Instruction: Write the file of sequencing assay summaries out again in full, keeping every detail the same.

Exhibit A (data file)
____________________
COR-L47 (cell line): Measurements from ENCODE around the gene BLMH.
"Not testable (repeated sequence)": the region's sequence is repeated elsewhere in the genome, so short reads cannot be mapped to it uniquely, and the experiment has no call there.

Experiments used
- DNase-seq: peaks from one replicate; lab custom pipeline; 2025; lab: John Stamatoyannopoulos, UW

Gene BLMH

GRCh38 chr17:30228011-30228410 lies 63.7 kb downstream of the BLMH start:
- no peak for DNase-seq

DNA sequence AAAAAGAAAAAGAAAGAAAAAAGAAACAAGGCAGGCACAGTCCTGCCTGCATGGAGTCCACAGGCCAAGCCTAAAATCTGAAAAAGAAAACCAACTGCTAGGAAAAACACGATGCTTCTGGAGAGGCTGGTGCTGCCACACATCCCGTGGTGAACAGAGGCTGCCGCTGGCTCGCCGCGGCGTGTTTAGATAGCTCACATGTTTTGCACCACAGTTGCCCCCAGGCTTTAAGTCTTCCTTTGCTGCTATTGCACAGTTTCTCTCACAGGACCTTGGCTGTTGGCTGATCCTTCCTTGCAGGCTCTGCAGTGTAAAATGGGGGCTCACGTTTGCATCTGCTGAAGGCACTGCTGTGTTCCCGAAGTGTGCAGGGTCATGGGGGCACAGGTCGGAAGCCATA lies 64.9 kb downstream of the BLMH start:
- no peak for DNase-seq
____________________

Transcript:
COR-L47 (cell line): Measurements from ENCODE around the gene BLMH.
"Not testable (repeated sequence)": the region's sequence is repeated elsewhere in the genome, so short reads cannot be mapped to it uniquely, and the experiment has no call there.

Experiments used
- DNase-seq: peaks from one replicate; lab custom pipeline; 2025; lab: John Stamatoyannopoulos, UW

Gene BLMH

GRCh38 chr17:30228011-30228410 lies 63.7 kb downstream of the BLMH start:
- no peak for DNase-seq

DNA sequence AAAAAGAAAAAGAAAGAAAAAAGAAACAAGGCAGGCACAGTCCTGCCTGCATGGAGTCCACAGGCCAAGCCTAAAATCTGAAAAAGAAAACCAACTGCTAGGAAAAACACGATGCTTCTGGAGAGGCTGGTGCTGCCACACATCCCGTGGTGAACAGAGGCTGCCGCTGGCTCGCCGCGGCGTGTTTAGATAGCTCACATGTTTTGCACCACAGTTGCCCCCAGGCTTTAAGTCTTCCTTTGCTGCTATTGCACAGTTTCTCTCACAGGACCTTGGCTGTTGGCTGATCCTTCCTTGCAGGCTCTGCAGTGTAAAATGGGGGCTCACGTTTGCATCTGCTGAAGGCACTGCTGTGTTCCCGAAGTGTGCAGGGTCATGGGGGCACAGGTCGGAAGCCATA lies 64.9 kb downstream of the BLMH start:
- no peak for DNase-seq